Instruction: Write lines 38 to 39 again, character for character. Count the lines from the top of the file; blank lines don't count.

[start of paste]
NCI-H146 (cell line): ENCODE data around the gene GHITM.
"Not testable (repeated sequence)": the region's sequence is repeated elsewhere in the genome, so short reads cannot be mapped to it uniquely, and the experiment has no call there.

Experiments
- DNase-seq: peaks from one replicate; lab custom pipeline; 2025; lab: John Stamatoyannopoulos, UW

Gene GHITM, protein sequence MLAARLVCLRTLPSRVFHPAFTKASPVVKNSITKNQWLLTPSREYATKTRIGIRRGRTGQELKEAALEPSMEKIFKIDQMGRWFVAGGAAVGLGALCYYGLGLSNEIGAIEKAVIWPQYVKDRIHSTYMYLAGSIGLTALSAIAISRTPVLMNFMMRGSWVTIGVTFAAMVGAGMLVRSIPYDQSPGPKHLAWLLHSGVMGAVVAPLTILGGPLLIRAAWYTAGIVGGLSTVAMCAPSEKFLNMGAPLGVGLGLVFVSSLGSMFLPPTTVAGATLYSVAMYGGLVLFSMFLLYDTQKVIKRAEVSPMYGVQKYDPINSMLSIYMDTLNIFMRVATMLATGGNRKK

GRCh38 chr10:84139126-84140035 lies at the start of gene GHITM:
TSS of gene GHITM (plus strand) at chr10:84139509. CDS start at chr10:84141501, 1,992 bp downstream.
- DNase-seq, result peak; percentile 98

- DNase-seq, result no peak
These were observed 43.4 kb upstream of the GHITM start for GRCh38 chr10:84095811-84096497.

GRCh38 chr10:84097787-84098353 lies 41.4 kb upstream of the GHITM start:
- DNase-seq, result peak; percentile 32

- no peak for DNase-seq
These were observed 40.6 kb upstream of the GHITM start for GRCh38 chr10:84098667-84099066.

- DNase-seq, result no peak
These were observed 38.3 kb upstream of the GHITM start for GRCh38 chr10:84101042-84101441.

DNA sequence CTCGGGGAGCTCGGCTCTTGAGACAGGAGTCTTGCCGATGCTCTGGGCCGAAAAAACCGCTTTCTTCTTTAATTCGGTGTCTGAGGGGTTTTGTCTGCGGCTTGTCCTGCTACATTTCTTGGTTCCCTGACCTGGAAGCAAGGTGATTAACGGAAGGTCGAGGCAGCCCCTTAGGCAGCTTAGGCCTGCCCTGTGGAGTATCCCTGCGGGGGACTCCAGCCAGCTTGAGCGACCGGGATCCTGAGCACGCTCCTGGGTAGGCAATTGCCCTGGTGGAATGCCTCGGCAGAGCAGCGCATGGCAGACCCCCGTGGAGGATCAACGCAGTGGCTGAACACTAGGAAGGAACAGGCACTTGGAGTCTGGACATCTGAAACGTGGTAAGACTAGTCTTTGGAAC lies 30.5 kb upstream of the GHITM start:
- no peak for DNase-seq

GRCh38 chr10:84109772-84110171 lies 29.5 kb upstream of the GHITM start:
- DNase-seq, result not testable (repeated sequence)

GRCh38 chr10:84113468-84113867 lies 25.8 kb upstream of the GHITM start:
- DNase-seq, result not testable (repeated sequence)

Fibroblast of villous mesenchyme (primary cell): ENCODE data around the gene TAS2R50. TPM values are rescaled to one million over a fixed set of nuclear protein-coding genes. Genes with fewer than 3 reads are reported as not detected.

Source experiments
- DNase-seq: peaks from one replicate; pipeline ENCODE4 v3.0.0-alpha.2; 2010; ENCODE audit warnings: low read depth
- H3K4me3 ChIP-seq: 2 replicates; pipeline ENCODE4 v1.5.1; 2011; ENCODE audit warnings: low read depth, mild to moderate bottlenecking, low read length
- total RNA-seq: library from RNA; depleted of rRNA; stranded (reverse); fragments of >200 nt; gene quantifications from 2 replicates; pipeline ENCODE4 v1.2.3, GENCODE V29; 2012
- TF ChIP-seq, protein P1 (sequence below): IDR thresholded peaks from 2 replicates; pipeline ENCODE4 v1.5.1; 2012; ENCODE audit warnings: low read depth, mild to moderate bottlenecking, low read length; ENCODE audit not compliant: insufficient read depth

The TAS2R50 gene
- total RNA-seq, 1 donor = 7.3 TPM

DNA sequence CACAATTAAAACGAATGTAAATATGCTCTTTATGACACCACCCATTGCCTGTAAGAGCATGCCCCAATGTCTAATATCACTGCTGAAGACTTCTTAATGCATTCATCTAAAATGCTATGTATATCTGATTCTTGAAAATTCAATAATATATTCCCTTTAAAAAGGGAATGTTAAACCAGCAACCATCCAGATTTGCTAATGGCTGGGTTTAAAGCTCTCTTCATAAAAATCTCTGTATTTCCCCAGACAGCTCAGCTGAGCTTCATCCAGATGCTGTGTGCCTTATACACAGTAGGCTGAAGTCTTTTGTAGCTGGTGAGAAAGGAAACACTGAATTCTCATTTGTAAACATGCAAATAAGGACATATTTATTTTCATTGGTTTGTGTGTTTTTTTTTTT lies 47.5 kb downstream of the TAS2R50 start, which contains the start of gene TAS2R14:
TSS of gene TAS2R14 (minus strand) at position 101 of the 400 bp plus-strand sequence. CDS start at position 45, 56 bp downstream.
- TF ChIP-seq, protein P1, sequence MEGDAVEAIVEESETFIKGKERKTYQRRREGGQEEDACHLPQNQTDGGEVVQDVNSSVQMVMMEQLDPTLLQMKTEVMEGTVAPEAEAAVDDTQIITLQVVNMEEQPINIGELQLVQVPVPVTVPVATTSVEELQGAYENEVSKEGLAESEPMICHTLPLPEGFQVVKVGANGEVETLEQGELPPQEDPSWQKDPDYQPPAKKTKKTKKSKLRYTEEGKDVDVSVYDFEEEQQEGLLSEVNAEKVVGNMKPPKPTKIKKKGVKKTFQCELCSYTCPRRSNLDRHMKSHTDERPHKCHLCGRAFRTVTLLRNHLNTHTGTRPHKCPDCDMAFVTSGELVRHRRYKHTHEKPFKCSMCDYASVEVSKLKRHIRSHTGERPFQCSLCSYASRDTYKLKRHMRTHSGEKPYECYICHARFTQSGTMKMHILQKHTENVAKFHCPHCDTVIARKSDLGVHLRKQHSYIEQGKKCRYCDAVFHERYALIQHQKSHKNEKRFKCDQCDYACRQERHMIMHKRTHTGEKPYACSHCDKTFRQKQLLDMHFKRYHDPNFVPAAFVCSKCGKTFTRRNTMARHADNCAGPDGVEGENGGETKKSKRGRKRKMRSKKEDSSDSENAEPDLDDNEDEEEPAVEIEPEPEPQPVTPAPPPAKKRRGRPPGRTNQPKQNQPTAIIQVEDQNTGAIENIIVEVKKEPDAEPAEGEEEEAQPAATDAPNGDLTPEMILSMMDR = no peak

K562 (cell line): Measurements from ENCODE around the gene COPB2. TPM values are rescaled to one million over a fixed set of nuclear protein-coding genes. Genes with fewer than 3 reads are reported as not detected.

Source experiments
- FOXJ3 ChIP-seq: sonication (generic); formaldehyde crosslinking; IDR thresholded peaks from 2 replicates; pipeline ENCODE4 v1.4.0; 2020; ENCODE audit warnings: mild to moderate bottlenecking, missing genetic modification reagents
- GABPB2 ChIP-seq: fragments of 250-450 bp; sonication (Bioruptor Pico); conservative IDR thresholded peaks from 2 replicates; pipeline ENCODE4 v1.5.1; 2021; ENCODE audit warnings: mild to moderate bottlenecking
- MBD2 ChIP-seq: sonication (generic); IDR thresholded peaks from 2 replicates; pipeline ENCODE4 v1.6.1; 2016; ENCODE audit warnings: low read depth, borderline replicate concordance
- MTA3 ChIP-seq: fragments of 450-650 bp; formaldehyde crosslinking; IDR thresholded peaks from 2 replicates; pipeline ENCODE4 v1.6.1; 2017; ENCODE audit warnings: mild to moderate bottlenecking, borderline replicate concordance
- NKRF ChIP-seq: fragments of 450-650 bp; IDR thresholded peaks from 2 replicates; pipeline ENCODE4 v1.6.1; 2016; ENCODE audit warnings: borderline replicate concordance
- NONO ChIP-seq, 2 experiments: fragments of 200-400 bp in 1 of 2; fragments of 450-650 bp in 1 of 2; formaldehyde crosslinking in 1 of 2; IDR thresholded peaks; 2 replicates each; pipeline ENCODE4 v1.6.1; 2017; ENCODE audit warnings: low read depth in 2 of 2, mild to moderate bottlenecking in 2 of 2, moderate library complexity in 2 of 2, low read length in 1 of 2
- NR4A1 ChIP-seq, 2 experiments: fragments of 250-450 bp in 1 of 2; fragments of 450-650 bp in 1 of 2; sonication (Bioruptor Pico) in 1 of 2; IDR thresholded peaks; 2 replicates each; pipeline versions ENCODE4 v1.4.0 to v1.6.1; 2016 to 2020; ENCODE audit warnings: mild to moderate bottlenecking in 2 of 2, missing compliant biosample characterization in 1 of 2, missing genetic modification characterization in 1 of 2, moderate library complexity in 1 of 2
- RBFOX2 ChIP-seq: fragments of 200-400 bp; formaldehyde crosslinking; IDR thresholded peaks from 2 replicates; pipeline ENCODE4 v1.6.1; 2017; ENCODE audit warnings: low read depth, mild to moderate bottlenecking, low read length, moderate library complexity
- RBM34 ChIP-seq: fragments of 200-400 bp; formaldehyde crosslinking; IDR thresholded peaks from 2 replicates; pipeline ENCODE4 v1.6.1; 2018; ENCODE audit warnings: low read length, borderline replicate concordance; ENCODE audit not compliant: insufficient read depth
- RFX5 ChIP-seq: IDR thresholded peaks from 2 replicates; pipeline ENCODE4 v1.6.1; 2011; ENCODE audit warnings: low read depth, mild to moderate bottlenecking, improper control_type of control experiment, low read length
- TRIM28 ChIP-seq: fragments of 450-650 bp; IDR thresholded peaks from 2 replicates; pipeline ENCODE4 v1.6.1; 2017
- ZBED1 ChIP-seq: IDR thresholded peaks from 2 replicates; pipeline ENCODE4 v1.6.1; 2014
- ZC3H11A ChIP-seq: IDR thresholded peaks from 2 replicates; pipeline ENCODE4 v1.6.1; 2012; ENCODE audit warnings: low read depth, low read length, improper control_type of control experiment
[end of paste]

- MBD2 ChIP-seq: sonication (generic); IDR thresholded peaks from 2 replicates; pipeline ENCODE4 v1.6.1; 2016; ENCODE audit warnings: low read depth, borderline replicate concordance
- MTA3 ChIP-seq: fragments of 450-650 bp; formaldehyde crosslinking; IDR thresholded peaks from 2 replicates; pipeline ENCODE4 v1.6.1; 2017; ENCODE audit warnings: mild to moderate bottlenecking, borderline replicate concordance